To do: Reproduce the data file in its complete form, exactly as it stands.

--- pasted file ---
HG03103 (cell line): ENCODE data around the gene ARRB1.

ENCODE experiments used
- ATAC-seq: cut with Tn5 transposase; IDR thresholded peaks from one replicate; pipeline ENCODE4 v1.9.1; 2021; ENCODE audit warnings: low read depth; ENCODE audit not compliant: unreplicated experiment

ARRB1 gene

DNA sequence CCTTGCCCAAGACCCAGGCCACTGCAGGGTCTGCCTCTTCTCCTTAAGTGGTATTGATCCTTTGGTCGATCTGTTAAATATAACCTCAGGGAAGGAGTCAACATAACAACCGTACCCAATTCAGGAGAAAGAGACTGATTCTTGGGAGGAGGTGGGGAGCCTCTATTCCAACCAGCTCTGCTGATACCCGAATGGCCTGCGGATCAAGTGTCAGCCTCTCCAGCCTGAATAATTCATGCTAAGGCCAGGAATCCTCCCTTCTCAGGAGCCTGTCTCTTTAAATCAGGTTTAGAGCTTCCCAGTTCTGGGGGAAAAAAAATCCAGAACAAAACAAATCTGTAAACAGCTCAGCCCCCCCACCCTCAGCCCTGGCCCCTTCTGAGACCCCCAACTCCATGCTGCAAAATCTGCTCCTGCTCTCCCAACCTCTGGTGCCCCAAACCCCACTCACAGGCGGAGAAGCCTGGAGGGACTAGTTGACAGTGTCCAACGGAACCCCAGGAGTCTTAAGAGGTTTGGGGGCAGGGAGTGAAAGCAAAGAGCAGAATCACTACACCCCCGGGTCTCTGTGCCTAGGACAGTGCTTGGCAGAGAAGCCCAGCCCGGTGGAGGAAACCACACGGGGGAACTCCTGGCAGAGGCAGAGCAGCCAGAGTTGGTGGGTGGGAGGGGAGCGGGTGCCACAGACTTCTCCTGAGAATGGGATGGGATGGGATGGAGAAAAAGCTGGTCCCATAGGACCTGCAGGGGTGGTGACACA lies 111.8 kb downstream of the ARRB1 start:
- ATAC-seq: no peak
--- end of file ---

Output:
HG03103 (cell line): ENCODE data around the gene ARRB1.

ENCODE experiments used
- ATAC-seq: cut with Tn5 transposase; IDR thresholded peaks from one replicate; pipeline ENCODE4 v1.9.1; 2021; ENCODE audit warnings: low read depth; ENCODE audit not compliant: unreplicated experiment

ARRB1 gene

DNA sequence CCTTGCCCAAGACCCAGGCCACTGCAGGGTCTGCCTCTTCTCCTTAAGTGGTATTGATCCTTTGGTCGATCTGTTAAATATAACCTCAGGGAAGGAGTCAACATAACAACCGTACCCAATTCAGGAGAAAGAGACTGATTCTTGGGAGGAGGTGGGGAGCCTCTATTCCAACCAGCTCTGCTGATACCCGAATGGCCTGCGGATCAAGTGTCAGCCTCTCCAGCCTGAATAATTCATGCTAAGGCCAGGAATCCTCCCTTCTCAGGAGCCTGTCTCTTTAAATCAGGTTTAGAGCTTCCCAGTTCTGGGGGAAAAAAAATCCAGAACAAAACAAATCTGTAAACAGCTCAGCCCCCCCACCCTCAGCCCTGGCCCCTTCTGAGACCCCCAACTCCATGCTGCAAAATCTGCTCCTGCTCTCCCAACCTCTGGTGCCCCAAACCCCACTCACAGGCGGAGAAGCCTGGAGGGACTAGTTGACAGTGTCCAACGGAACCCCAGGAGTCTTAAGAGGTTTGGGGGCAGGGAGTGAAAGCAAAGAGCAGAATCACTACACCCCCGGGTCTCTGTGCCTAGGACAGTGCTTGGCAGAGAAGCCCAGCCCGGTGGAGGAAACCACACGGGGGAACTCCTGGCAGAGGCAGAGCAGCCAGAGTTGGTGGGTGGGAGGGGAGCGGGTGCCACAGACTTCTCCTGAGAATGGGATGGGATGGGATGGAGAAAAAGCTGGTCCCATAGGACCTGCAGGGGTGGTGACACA lies 111.8 kb downstream of the ARRB1 start:
- ATAC-seq: no peak